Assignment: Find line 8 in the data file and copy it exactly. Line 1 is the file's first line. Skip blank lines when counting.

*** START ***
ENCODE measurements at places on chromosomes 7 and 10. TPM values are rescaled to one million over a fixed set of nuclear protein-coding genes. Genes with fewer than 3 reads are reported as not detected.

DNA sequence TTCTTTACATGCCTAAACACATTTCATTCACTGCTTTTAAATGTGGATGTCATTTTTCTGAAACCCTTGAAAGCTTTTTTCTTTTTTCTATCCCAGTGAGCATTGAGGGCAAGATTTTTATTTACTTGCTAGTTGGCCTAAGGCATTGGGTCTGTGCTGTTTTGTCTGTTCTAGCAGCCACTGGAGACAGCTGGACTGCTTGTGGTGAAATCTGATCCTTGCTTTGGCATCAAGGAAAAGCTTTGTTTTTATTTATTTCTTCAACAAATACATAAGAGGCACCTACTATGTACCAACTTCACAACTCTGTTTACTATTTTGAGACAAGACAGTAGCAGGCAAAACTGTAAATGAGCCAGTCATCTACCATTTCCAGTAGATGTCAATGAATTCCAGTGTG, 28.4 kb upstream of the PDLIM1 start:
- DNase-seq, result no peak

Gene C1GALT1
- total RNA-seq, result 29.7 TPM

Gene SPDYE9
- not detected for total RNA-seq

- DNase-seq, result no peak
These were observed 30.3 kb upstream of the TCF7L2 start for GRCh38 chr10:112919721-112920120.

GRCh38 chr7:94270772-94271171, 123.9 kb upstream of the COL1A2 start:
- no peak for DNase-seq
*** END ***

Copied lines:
- DNase-seq, result no peak